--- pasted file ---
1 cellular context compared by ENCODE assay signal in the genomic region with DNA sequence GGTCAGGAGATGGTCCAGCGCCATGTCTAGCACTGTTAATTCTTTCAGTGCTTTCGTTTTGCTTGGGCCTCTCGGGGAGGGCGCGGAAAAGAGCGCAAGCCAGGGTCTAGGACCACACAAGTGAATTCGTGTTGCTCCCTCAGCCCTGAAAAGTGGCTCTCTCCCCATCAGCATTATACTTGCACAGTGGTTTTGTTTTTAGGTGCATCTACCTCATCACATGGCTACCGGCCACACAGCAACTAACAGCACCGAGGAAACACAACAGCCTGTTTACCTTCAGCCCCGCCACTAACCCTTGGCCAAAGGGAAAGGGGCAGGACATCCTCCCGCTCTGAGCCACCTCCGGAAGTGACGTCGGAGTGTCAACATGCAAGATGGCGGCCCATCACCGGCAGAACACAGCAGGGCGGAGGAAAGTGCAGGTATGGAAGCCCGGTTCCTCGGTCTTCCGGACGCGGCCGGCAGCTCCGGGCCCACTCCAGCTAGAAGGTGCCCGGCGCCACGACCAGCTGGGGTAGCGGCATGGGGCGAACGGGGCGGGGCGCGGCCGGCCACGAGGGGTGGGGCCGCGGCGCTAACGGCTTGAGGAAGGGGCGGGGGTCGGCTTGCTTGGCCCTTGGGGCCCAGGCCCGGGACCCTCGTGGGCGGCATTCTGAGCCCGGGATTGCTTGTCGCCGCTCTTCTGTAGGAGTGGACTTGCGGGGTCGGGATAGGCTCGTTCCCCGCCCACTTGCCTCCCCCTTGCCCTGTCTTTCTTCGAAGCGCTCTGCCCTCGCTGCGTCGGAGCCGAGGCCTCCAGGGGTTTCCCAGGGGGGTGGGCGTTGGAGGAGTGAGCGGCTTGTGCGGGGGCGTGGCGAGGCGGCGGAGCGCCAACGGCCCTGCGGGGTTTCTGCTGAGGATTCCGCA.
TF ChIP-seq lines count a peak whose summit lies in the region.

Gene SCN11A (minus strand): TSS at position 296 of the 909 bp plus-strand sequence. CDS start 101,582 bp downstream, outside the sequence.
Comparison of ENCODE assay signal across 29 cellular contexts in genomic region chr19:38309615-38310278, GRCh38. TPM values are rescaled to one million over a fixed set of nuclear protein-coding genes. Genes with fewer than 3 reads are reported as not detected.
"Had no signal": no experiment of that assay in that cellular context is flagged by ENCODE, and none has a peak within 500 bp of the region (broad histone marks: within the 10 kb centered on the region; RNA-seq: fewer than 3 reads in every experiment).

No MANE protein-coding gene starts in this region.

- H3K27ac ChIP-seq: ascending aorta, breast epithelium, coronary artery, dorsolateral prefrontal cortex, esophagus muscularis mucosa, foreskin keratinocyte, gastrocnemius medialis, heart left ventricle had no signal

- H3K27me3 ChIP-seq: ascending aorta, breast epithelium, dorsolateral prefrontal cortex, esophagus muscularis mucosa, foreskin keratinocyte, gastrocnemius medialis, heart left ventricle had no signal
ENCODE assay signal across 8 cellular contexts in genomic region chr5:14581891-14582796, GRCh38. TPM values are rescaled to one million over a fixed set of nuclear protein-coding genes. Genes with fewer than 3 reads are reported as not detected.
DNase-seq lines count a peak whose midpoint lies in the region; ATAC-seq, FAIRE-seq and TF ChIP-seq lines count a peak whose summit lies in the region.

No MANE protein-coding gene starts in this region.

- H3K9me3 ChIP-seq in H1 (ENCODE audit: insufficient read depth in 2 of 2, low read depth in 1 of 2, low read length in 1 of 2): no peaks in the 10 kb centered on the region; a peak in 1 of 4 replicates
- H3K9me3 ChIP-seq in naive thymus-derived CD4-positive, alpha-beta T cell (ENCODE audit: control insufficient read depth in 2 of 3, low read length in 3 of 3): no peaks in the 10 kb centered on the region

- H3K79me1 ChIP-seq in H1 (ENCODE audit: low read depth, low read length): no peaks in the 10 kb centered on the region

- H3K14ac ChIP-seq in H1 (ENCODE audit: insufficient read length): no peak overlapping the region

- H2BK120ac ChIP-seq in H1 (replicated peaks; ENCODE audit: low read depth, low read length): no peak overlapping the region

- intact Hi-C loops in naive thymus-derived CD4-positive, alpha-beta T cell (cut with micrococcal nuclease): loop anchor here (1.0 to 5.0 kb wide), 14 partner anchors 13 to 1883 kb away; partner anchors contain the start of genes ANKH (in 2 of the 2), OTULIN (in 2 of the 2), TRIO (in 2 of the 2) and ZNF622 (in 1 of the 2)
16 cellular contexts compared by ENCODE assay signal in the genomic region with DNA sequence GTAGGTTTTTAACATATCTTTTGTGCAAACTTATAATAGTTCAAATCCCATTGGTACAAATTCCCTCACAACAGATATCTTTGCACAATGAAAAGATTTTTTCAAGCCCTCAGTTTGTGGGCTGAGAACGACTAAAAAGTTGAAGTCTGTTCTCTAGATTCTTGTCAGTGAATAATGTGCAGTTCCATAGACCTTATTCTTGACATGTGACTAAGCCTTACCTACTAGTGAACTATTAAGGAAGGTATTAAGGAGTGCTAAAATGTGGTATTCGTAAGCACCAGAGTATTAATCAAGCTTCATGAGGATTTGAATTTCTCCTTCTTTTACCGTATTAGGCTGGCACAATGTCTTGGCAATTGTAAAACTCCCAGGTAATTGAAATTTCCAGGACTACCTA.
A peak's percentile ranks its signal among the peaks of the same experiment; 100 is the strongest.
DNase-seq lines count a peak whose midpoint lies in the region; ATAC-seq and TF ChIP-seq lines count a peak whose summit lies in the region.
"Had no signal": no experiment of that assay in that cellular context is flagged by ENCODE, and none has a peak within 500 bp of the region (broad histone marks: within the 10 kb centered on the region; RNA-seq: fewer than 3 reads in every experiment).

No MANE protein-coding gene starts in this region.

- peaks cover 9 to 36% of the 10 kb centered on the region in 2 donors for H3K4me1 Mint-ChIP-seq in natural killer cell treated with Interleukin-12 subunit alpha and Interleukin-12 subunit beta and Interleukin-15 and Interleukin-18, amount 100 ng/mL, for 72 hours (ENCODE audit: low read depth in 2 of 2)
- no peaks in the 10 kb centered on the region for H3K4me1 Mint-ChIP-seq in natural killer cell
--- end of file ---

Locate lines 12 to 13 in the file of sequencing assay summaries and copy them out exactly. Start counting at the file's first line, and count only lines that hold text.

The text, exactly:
- H3K9me3 ChIP-seq in H1 (ENCODE audit: insufficient read depth in 2 of 2, low read depth in 1 of 2, low read length in 1 of 2): no peaks in the 10 kb centered on the region; a peak in 1 of 4 replicates
- H3K9me3 ChIP-seq in naive thymus-derived CD4-positive, alpha-beta T cell (ENCODE audit: control insufficient read depth in 2 of 3, low read length in 3 of 3): no peaks in the 10 kb centered on the region